Doctors are worried more WA parents are refusing to immunise their children, despite the overwhelming evidence about the benefits of vaccination.
The latest Australian Childhood Immunisation Register figures for the end of March show 4267 children under seven years old have been registered by parents with a conscientious objection to immunisation.
That equates to 1.79 per cent of the 238,384 children under seven in the State.
Two years ago, a conscientious objection had been recorded for 3366 children, or 1.5 per cent of the 224,386 under sevens.
WA has the third-highest rate of conscientious objection behind Queensland and South Australia. Nationally, 1.63 per cent of children have not been immunised because of their parents' objection.
Australian Medical Association WA president Richard Choong said though the number of objectors was small, it was still alarming.
"We've got 4500 children not protected and they place themselves at risk and they place people around them at risk," he said.
"Those parents are very committed to not having their children immunised but they have misguided and mistaken beliefs."
Dr Choong said about 90 per cent of WA children were immunised "but we should be getting much more than that".
The figures coincide with a push by grassroots WA Liberal Party members to close a loophole allowing conscientious objectors to continue to get welfare payments.
The previous Labor government introduced rules denying families the Family Tax Benefit Part A end-of-year supplement of $726 a child if their children were not fully immunised at age one, two and five.
But immunisation opponents registered as conscientious objectors are exempted.
The WA Liberal Party's State Council moved this month to quash the exemption, with the proposed policy to be debated next month by the party's Federal Council.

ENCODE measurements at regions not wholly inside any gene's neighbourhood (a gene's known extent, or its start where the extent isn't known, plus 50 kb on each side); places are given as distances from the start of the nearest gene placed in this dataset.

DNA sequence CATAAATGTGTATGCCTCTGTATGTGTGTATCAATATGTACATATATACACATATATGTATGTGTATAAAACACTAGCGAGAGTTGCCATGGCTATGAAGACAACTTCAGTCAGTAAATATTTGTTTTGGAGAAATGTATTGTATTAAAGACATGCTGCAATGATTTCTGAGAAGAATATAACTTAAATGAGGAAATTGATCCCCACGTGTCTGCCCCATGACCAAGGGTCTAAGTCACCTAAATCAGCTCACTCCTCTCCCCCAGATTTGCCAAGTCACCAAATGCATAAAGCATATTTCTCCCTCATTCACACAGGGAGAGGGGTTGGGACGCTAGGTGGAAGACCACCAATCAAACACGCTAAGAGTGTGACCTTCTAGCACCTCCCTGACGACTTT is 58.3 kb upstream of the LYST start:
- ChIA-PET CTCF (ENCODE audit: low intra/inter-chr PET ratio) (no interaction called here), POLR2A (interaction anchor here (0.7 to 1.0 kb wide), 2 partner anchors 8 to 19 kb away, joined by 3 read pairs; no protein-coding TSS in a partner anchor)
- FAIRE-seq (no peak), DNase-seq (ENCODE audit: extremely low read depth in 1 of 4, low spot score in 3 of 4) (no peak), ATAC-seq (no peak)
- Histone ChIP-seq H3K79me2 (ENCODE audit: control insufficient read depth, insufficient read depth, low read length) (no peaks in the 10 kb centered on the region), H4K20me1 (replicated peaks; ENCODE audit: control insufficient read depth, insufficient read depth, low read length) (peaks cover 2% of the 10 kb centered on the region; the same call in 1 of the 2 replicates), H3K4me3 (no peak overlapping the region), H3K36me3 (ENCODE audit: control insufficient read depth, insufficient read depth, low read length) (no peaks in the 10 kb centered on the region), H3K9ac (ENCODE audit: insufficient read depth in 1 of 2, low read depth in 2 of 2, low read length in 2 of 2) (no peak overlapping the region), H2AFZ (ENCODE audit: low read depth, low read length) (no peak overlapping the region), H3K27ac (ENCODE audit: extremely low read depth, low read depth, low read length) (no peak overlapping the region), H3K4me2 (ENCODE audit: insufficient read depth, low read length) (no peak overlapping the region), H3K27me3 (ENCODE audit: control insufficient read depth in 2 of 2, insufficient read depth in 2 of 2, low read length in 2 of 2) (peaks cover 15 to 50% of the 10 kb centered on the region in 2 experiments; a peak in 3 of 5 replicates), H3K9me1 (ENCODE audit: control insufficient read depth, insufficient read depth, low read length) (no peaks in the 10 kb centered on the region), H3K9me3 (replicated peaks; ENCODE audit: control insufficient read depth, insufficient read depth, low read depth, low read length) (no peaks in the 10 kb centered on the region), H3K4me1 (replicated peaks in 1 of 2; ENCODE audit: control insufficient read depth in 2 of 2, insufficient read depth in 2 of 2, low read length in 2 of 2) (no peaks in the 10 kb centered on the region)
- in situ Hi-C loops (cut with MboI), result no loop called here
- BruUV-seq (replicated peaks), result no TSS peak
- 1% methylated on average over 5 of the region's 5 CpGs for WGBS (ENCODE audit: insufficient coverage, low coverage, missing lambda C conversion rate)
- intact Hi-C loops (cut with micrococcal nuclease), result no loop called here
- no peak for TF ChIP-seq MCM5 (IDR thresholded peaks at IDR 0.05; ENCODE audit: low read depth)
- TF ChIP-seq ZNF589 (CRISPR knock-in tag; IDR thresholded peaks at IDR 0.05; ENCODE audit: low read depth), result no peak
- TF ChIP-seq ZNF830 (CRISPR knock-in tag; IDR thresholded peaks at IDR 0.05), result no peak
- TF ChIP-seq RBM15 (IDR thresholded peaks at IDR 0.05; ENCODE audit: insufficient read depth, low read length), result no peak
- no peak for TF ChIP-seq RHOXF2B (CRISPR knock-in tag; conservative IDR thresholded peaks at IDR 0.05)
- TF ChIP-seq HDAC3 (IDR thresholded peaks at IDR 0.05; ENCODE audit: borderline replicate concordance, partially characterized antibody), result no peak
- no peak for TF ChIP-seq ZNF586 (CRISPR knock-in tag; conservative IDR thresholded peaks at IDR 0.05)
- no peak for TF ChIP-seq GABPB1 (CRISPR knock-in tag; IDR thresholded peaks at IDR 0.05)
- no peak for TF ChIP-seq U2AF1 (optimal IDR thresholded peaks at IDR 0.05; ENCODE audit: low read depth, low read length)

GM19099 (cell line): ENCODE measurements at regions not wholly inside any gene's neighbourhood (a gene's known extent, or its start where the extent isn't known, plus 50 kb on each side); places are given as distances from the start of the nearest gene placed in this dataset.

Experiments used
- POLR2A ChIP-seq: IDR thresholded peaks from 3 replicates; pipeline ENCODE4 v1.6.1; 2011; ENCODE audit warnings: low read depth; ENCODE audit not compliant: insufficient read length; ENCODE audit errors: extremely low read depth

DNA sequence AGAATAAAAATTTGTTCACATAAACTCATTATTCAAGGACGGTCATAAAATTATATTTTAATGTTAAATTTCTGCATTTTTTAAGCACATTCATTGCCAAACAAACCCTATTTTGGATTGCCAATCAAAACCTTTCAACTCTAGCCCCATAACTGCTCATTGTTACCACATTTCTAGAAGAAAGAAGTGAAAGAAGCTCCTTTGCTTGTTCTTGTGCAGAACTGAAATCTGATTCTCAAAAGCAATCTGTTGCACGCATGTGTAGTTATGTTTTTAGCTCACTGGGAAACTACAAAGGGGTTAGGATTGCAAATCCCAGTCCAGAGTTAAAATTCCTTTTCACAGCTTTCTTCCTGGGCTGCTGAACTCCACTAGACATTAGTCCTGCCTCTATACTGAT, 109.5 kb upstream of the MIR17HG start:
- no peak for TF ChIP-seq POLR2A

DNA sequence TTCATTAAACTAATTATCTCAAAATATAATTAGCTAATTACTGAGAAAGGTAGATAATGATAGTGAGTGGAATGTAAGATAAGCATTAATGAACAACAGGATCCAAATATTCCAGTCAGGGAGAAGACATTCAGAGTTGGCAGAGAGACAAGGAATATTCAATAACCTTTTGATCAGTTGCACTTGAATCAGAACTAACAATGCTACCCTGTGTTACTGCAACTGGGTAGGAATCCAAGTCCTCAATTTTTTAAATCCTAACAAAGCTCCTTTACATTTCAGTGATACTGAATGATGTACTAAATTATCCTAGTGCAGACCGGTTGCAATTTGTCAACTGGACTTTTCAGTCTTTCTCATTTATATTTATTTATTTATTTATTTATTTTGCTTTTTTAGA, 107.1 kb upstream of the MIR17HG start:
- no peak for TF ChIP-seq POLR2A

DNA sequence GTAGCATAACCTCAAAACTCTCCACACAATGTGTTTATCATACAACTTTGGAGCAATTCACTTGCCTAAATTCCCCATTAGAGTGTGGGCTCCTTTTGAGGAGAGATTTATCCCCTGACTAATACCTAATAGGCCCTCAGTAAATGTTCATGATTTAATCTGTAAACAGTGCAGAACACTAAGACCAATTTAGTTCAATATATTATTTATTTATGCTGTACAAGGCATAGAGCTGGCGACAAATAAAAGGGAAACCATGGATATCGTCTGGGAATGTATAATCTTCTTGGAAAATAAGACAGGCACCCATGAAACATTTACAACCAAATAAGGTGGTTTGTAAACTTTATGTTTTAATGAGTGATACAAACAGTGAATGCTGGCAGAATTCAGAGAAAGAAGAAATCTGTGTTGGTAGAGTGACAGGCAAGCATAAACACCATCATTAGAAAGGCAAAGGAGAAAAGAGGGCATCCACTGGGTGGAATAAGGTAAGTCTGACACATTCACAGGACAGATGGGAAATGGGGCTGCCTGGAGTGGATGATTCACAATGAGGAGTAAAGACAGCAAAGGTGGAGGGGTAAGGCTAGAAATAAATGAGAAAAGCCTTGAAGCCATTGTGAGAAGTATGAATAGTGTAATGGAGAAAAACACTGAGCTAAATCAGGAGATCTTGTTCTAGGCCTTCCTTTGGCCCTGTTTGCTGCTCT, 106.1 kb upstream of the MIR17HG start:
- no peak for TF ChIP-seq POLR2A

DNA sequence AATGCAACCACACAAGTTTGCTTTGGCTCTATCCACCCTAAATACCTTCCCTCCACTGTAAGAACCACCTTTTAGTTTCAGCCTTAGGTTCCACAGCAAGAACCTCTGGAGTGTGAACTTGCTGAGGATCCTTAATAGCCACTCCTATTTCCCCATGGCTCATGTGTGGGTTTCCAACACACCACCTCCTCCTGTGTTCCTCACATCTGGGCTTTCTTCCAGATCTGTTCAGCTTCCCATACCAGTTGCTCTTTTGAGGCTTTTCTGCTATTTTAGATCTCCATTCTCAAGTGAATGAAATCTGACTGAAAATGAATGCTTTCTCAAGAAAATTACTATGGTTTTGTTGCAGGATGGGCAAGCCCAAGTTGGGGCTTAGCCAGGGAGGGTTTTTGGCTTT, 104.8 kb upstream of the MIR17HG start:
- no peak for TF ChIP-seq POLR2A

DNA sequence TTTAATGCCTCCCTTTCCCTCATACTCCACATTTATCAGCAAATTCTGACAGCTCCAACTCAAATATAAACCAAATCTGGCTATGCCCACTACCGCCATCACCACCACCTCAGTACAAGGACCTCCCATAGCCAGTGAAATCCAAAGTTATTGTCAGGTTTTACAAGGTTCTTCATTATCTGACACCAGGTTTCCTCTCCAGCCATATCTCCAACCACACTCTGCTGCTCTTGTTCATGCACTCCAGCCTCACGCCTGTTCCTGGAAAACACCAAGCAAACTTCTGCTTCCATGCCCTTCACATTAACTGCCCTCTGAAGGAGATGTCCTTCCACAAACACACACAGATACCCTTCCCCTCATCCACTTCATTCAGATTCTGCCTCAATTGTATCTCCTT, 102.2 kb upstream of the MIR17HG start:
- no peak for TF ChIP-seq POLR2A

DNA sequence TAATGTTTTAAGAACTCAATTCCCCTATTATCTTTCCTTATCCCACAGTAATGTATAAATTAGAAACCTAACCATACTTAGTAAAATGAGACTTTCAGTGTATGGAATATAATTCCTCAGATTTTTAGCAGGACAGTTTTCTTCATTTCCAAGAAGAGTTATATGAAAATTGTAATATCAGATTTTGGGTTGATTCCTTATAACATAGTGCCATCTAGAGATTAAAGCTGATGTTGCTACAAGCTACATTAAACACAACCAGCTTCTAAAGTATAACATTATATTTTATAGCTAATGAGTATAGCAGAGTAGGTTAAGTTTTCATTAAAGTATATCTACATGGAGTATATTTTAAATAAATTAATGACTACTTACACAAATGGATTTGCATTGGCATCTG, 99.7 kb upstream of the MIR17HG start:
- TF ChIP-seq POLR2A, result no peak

Federal Health Minister Peter Dutton said yesterday that stripping family payments was a "nuanced discussion" but one he was happy to have.
He said he was consulting Social Services Minister Kevin Andrews and Assistant Education Minister Sussan Ley, who oversees childcare policy, on what the Government would do to boost immunisation rates.
"It's an area of great interest to the coalition because we believe very strongly that Australian children should be vaccinated," Mr Dutton said.
"We are working on what our response might be by way of the next step because it is important to make sure that we can get herd immunity and make sure we can get greater coverage, particularly in some pockets where numbers have fallen away quite dramatically."
Dr Choong said methods such as withholding family payments did improve immunisation rates but a drawback was it did not affect families outside the welfare system.
_The West Australian _revealed last week that health officials were worried about a surge in measles cases and urged vaccination against the disease.